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Rentech in New Coal-to-Liquids Fuels Project in West Virginia

Rentech uses a proprietary iron catalyst well-suited to CTL projects. Click to enlarge.

The Mingo County Redevelopment Authority (MCRA), Williamson, West Virginia and Rentech, Inc. have entered into a Joint Development Agreement (JDA) for the development of a Fischer-Tropsch (FT) Coal-to-Liquids (CTL) fuels plant to be located in Mingo County (the Mingo Project).

Located in the lower portion of southwestern West Virginia, the Mingo Project would utilize Rentech’s Fischer-Tropsch technology to convert synthesis gas, a combination of hydrogen and carbon monoxide produced from the West Virginia coal, into transportation fuels to be used in the Mingo County region.

The parties intend to cooperate to develop, finance, own and operate the project which could produce approximately 10,000 to 30,000 barrels per day of the ultra-clean fuels.

The initial phase of the project will entail a 60-day due diligence period to be initiated within the first week of January 2007. Providing the due diligence phase indicates that the project is viable, Rentech and the MRCA will continue to evaluate the project in stages by determining the scope and feasibility of the project.

After successful completion of these initial stages, Rentech and MCRA expect to establish a project entity and then move forward with engineering, financing, and the construction of the facility. Initially, the parties will share the costs of any third party development expenses and have equal interests in the project.

Rentech is also involved in emerging CTL projects in Montana and Wyoming. (Earlier post.)

Rentech uses a proprietary iron-based catalyst in its Fischer-Tropsch reactors. According to the company, the qualities of the iron-based catalyst make it very flexible, and able to convert economically the synthesis gas made from the widest range of hydrocarbon feedstocks.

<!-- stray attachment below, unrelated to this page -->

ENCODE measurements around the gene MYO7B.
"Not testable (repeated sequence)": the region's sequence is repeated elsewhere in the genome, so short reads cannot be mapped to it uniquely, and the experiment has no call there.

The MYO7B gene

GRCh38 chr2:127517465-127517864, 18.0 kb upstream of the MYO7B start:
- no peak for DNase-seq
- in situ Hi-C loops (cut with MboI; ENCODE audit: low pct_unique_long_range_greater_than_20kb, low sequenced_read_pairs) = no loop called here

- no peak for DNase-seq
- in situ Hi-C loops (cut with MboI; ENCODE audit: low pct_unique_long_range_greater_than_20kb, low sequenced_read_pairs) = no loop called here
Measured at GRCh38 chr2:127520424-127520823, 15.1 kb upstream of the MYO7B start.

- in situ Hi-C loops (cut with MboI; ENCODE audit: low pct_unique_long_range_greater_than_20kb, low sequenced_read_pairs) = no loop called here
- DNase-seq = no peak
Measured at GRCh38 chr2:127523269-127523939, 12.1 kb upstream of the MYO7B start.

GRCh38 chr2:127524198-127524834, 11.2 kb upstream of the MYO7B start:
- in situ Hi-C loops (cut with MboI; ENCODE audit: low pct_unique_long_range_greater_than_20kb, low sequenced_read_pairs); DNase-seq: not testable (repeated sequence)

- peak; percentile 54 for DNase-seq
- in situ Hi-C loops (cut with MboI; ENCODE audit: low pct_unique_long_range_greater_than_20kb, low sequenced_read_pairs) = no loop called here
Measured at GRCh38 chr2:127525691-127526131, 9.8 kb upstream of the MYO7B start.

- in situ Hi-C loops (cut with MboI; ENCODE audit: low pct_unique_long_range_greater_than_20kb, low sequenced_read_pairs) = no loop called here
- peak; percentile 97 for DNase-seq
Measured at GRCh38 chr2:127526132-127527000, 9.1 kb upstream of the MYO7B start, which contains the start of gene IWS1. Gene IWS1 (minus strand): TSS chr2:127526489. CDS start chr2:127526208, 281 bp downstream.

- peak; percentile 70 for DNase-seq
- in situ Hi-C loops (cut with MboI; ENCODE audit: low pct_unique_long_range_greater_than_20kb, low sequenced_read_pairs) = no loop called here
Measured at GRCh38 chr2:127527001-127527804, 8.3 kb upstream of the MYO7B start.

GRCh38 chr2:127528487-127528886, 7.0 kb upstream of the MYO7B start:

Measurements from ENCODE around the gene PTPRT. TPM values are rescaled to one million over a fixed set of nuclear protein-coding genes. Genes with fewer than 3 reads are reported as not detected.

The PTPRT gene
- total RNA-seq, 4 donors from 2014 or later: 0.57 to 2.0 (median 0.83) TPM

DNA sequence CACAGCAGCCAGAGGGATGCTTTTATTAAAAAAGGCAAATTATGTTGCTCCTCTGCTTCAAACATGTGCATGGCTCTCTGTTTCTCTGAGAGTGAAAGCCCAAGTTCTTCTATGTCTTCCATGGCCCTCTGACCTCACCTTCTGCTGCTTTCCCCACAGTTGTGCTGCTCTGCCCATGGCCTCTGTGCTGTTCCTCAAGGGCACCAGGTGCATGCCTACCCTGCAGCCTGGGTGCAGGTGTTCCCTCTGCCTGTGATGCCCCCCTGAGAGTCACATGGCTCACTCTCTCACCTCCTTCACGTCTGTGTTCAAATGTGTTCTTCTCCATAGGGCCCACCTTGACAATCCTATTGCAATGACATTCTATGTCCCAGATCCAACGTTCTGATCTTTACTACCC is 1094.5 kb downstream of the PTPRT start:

Specific to CTL projects, the iron catalyst can tolerate low levels of sulfur contamination and ammonia compounds present in the syngas and still maintain economic levels of conversion. By contrast, cobalt compounds have little or no resistance to such poisons in the syngas.



I sure hope they can sequester the extra CO2 produced by this process.

Paul Dietz

I sure bet they won't.


As more and more of such projects come online, a carbon cap-and-trade system looks like a no-brainer.


Putting LipStick on a pig.


CTL can be one of the sources in the future. Montana has lots of coal and they want to use the CO2 for oil wells. If they can sequester the CO2 in old NG wells, great. We need to think in terms of all solutions together to meet the needs of tomorrow. No one solution will work on its own.


As you may remember Montana is already piping CO2 to Saskatchewan from the Great plains CTL plant.

Paul Dietz

That's North Dakota, and it's a coal-to-methane plant, not CTL.


I stand corrected - Great Plains Synfuels makes NG in North Dakota - the CO2 goes to Saskatchewan for EOR (I knew there was liquid involved somewhere in the scheme)


See how much we learn and forget on this site! :-)) When you process coal you end up with lots of for something useful to use it for.


A CTL plant is the last thing in the world that Mingo County needs. If you go there and meet the people, it will be clear. Decades of underground coal slurry injection into the abandonned mine works in Mingo County (the most in WV) have poisoned the water table and for instance, the Forgotten Communities of Rawl, Lick Creek, Sprigg and Merrimack are all dying from using the poisoned water, which only came to light in the recent years. West Virginia is turning into one giant brownfields--we must move on from coal immediately and that means curbing consumption, investing in public transportation, focusing less on profit and truly investing in renewable, clean energy sources like wind and solar.

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